Regional Climate Action

To slow global warming, we need to ultimately eliminate carbon pollution from power plants. But we know that our leaders in Washington, D.C., are moving in the wrong direction. That’s why the Regional Greenhouse Gas Initiative might be the most important climate program you’ve never heard of.

No Bees, No Food

Millions of bees are dying off, with alarming consequences for our environment and our food supply. We rely on bees to pollinate everything from almonds to strawberries to the alfalfa used to feed dairy cows. What happens if the bees disappear? It’s simple: No bees, no food. 

Go Solar

More Americans are going solar every day. By 2019, our country had enough solar energy capacity installed to power the equivalent of more than 12 million homes.

 

Go Big On Offshore Wind

Wind power is a key component in our energy future.

Global Warming Solutions

A greener, healthier world requires each of us to do all we can to eliminate the pollution and practices that are warming the planet and changing our climate. Environment America takes concrete steps to move us closer to the world we want to live in, from promoting the fossil fuel divestment movement to accelerating the transition to cars that don’t pollute.

Get the Lead Out: Back-to-school toolkit

Get the Lead Out

Get the Lead Out

Medical experts estimate that more than 24 million American kids will lose IQ points due to lead exposure. Our research finds many of these kids will be exposed to lead in their schools’ drinking water. That’s why we’re working to Get the Lead Out.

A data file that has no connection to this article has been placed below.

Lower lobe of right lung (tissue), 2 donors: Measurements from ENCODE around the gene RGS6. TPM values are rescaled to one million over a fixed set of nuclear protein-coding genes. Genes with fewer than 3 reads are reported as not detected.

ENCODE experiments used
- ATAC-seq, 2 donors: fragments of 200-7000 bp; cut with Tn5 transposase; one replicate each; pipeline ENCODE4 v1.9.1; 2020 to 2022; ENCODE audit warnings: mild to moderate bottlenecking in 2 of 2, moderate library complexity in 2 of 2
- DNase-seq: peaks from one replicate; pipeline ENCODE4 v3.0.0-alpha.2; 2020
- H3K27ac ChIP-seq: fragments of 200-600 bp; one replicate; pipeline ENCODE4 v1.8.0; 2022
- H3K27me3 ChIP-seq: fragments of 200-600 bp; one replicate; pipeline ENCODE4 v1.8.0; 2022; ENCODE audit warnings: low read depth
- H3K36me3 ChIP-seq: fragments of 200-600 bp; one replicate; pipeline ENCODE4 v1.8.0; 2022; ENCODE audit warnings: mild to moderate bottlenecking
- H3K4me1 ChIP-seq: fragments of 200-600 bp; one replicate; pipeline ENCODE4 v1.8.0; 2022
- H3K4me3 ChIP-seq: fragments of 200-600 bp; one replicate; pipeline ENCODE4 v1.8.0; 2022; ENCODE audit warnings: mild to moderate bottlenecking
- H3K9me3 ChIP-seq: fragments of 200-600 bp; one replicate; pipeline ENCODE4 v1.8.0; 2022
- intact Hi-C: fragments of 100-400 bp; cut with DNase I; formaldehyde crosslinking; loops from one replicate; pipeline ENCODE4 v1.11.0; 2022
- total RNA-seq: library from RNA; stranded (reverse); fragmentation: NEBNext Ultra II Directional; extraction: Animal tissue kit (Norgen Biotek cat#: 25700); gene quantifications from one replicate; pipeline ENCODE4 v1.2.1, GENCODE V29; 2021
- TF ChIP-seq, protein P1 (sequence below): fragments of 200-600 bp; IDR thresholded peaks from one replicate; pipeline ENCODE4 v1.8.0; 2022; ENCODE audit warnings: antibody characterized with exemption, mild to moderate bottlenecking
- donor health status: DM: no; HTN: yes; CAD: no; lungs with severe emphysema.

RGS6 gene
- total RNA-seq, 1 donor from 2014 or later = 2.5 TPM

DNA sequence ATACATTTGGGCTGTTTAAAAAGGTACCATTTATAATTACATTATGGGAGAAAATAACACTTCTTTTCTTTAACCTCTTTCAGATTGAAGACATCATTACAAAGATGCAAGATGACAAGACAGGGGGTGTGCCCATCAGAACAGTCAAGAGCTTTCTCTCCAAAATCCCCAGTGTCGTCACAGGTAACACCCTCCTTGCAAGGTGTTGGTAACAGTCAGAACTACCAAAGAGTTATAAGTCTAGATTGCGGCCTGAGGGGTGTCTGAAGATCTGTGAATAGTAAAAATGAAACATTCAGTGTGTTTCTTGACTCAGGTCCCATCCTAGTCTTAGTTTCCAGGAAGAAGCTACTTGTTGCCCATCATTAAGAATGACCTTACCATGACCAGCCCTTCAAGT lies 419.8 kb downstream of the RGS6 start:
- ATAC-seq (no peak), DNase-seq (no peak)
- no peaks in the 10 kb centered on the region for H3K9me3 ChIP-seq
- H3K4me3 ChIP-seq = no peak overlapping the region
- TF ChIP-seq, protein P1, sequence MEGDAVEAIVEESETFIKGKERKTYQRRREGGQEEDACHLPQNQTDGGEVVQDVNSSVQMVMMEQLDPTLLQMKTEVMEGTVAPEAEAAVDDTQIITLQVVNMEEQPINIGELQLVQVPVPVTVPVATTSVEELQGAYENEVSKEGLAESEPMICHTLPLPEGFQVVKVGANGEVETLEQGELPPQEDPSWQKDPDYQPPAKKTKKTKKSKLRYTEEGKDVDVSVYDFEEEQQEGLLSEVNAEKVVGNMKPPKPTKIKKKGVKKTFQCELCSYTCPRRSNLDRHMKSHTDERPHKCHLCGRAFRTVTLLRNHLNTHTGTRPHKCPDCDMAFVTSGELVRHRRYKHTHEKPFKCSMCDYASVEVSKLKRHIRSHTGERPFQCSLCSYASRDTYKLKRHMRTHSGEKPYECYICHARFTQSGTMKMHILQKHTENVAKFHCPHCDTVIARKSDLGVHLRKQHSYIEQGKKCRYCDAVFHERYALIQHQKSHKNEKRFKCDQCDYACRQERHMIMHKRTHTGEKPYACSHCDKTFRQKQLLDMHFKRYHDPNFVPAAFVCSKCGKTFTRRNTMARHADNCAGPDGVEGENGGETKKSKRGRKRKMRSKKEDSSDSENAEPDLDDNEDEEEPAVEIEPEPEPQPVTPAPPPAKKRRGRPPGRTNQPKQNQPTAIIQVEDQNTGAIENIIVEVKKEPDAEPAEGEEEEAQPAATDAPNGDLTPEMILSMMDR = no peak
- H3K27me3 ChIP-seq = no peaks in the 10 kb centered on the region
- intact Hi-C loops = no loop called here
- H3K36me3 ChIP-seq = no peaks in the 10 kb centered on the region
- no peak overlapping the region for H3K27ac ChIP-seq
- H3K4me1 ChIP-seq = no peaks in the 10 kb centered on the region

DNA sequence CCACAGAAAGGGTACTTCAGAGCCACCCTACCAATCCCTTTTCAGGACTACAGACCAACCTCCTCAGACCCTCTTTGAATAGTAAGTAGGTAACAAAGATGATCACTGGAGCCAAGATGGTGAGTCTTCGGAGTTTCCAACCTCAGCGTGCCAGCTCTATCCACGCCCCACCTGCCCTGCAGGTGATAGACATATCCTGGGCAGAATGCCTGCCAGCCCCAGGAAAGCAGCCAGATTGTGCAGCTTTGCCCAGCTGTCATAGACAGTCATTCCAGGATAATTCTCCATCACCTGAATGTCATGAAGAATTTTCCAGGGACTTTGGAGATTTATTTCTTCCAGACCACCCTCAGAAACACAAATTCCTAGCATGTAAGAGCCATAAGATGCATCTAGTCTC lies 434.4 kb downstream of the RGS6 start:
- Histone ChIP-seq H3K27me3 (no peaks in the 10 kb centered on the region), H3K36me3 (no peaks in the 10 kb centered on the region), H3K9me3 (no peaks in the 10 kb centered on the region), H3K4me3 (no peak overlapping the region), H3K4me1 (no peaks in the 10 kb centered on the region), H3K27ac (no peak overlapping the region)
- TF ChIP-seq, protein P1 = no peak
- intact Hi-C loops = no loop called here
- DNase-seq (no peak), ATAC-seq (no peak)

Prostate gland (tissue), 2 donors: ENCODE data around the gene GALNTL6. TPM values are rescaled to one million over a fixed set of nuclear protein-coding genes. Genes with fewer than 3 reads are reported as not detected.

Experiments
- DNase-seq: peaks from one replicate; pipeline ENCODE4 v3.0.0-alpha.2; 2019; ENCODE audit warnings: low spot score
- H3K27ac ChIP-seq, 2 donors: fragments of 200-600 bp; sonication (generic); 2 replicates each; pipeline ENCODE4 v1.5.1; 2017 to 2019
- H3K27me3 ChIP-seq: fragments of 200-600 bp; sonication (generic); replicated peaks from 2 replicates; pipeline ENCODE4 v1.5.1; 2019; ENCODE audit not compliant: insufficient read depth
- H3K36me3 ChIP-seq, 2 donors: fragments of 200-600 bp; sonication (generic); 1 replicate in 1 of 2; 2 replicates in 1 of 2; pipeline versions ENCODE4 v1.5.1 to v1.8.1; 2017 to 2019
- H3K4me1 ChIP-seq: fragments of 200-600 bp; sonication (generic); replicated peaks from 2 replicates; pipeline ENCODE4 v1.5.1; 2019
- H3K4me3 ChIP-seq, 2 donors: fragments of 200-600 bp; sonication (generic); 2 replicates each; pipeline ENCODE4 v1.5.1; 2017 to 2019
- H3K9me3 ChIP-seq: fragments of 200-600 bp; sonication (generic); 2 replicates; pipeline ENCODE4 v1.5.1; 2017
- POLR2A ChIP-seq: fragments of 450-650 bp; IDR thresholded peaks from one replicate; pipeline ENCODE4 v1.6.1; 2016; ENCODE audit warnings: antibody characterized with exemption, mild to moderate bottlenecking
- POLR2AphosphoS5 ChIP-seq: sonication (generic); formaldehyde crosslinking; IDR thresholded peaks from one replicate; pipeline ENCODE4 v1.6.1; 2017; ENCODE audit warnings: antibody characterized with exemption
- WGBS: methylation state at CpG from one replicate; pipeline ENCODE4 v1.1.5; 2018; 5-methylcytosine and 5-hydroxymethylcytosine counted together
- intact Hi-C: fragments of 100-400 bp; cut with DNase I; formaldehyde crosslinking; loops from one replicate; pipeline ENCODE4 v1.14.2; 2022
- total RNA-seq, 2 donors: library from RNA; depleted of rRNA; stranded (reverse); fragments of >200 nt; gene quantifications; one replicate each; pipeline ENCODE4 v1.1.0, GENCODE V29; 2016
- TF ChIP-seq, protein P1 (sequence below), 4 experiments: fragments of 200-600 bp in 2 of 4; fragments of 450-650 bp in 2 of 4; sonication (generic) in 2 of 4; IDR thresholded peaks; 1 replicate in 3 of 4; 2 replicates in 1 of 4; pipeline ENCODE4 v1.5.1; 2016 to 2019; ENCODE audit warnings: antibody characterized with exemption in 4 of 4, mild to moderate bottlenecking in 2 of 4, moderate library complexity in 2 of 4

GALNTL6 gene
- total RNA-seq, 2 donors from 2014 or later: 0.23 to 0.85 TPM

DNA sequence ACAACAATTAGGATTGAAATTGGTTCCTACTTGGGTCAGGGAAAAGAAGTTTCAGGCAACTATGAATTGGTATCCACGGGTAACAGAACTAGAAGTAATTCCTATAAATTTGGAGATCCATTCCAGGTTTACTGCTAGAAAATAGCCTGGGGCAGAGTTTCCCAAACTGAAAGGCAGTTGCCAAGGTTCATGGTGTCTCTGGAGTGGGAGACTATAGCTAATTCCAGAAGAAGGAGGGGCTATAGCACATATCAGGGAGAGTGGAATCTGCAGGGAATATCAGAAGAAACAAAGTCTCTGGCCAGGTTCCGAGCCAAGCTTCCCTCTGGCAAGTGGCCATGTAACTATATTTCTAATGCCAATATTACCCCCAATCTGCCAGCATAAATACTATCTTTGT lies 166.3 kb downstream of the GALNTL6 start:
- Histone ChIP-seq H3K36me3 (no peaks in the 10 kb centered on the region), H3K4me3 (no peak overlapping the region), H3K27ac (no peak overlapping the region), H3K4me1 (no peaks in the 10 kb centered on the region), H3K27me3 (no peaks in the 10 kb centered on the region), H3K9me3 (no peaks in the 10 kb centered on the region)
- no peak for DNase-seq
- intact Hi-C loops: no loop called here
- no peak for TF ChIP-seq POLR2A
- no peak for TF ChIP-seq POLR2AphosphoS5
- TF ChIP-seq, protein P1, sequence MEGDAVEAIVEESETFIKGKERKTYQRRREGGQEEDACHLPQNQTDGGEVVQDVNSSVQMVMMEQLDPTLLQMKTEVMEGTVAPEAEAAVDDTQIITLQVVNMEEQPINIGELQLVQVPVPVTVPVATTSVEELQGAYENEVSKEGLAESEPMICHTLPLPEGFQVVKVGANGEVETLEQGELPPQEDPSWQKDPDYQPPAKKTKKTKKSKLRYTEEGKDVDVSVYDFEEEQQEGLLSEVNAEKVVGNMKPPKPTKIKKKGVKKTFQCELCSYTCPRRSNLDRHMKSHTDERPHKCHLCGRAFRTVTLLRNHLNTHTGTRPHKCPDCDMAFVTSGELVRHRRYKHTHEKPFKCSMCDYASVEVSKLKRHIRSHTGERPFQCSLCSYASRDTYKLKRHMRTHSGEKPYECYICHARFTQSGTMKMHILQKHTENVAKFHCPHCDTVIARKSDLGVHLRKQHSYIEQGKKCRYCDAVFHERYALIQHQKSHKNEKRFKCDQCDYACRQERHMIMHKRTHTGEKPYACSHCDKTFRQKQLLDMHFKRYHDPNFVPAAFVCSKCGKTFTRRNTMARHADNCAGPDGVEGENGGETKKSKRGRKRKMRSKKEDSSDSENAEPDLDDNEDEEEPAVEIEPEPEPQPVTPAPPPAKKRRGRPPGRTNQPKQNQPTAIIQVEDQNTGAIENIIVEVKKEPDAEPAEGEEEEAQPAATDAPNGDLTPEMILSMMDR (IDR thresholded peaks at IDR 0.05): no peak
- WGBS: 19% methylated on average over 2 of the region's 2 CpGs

Fixed for the holidays

There are a lot of things to keep in mind when giving holiday gifts. If you are like us, one of those things is the environmental impact of the presents you buy. But where do you start?

Environmental Defense: The Arctic National Wildlife Refuge

One of the most spectacular wildlife migrations in the world takes place each spring and summer on the coastal plain of America's Arctic National Wildlife Refuge in Alaska. Some 200,000 caribou migrate hundreds of miles annually to give birth there. Millions of migratory birds flock there to nest. Polar bears and cubs den on the coastal plain over the winter. And, due to this abundance of wildlife, for thousands of years the native Gwich’in people have depended on this biological jewel for survival, with a culture centered around the caribou herd.

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